With a loud harrumph, the dragon uncoiled and slowly slithered to the lakebed. He parted his scaly lips only slightly, just enough to let flecks of flame part his mouth. Ao Bing kept this up until steam rose from the body of water.  The steam – to Fortune’s nose – smelled of flowers, butter, and…peace. If the latter part could have a smell.

The nameless sorceress slowly waded through the water. Her naked form glistening in the rising steam, like a shroud of spirits providing a transparent nightgown. She took water with both hands and spilled it over her face and hair, letting the droplets caress her porcelain – almost ageless – frame. She was like a goddess statue made human – if “human” was the right word.

“Aren’t you going to join me, foreigner?” she beckoned.

Reason dictated that he make a run for it. Alas, after hearing her tantalizing laughter, he was no longer subject to reason. He did as he was told.

“Ah-ah,” she tisk-tisked. “Your remaining garb.”

The drawers dropped on command.

He waded nowhere near as gracefully as she did. In fact, he splashed and tromped his way into the water – eagerness and nervousness guiding his feet. This caused her to laugh even further until he clumsily reached her position. She pressed her tiny bosom to his chest and wrapped her arms around his neck. Her breath was like warm silk to his nostrils – her touch, pure softness.

“Long ago, I was known as Miao Shan,” she began. “I was human once. Make me feel human again…then I’ll let you go.”

Fortune pressed his lips to hers as his hands dutifully explored every inch of her. The more he touched her, the more he longed to remain in her embrace. This was no ordinary woman, nor a typical being. He had no other words to describe her other than “goddess”. When his hands failed to grasp her essence, his mouth took over. His tongue was humbled by the flesh it caressed, it curled around her as if in worship.

The once-Miao Shan returned the favor in kind, bestowing his unworthy form with pleasure by way of simple touch. Every flick of her finger sent waves of warmth throughout his body, like acu-pressure points of pure ecstasy. It was almost too much to bear. A mere mortal like him wasn’t worthy of her; he could barely keep up.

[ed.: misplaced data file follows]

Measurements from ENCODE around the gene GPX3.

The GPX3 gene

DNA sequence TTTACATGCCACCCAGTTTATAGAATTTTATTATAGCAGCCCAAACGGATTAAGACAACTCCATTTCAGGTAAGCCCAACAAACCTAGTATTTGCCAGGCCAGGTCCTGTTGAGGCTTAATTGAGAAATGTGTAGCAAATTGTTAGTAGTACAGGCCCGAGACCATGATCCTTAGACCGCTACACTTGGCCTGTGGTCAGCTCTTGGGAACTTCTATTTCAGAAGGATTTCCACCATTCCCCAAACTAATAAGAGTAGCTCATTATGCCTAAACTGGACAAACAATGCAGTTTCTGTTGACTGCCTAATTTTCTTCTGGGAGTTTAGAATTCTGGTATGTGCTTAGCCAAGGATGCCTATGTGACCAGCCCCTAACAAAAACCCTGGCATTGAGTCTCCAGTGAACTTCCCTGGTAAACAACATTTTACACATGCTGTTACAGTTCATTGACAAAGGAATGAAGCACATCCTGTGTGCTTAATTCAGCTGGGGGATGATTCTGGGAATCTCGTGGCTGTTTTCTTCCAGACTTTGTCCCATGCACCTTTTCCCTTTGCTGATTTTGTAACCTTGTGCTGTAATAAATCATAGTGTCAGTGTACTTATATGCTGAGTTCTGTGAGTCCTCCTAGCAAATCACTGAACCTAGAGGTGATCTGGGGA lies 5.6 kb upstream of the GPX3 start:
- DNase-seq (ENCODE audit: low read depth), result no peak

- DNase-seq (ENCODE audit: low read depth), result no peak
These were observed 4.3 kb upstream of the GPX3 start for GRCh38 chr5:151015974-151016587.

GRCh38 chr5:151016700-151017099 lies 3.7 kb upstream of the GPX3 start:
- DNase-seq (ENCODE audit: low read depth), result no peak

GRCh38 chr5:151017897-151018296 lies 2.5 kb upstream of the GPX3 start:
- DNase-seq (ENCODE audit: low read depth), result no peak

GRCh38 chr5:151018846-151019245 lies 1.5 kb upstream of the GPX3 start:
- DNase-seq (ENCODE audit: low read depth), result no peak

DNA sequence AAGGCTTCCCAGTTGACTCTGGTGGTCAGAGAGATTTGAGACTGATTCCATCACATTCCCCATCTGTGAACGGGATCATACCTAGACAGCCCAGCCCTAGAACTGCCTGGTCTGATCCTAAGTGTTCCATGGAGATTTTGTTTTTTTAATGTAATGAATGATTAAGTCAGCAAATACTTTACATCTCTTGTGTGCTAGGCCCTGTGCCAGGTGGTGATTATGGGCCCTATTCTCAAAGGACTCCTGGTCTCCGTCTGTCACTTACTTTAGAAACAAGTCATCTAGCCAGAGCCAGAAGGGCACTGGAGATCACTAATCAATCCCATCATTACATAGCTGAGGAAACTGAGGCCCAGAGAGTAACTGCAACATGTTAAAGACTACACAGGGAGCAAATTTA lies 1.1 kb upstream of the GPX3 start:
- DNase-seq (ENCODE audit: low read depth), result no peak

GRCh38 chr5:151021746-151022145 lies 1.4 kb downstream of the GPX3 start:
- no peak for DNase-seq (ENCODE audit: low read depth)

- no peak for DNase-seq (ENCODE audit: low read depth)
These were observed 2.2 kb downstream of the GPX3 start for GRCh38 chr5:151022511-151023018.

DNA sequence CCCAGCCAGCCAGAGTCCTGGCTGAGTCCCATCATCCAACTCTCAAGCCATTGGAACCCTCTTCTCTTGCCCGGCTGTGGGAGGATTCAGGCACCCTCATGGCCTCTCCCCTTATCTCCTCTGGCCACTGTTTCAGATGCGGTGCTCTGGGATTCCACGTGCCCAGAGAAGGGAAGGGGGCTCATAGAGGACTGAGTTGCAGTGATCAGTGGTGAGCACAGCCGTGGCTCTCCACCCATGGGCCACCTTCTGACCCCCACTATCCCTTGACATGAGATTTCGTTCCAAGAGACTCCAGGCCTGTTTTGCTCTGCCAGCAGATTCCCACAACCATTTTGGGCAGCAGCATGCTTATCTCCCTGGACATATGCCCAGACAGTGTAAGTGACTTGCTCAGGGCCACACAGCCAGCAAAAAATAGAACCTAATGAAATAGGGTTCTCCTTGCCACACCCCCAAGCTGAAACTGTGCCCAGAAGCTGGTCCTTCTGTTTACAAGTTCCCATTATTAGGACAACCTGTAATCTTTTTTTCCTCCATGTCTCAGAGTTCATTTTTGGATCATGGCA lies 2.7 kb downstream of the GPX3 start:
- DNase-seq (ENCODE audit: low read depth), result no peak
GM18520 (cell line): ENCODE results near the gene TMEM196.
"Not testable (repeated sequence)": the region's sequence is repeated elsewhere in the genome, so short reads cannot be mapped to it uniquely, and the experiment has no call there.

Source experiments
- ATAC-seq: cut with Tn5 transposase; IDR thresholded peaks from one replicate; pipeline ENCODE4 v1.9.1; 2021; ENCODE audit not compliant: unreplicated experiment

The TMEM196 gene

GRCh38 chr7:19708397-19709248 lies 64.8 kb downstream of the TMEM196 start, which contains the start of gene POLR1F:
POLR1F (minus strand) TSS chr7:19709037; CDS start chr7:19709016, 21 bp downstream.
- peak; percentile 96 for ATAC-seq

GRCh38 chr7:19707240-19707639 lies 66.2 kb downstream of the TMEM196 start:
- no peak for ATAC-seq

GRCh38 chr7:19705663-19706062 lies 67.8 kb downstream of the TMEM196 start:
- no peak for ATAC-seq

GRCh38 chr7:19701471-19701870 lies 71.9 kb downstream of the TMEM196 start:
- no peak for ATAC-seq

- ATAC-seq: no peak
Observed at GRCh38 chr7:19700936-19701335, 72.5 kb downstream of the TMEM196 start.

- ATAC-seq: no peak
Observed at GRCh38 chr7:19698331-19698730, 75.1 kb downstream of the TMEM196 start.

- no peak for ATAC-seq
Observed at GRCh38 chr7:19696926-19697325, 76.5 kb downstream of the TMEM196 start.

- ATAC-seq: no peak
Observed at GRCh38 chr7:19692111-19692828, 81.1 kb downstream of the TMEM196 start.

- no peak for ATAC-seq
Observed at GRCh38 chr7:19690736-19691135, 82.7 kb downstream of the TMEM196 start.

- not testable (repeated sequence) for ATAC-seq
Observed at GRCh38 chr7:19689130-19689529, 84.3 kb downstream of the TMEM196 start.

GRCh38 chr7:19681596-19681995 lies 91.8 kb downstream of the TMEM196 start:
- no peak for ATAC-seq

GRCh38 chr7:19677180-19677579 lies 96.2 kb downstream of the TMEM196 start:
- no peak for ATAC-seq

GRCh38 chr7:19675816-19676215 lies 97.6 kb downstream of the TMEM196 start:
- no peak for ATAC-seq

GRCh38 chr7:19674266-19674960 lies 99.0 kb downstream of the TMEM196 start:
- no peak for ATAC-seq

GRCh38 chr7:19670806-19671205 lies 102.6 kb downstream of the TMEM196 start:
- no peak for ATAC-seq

Before he knew it, he was one with her. The feeling was like being one with nature – a feeling akin to Buddhist attainment only more primal. They writhed together as one being in the water, causing ripples to flow out from their pressed bodies. Steam still rose, floating blossoms bobbed in the water, and the chill night air contrasted the heat within.

They crescendoed together, and then the world fell silent. Fortune found himself floating to shore, arm-and-arm with this unknown woman. When they hit the pebbled surface, reality returned. She parted from his embrace and whispered “thank you” in his ear – in a long-lost dialect. He stretched out a hand as if to grasp her, but she was too far away now. His vision blurred. And before he knew it, he was asleep.

***

“Boss!”

Tap-tap.

“Boss!”

A shrill voice brought Robert Fortune back to the waking world. Sun beamed down through the canopy of trees. One of his Chinese assistants was poking him with a stick. His first reaction was to cover his vitals, but he suddenly realized he was fully clothed.

“Enough, Shin,” he grumbled. “I’m awake!”

“Oh, thank goodness!” the assistant sighed. “We were worried sick. You were gone all night. What happened to you?”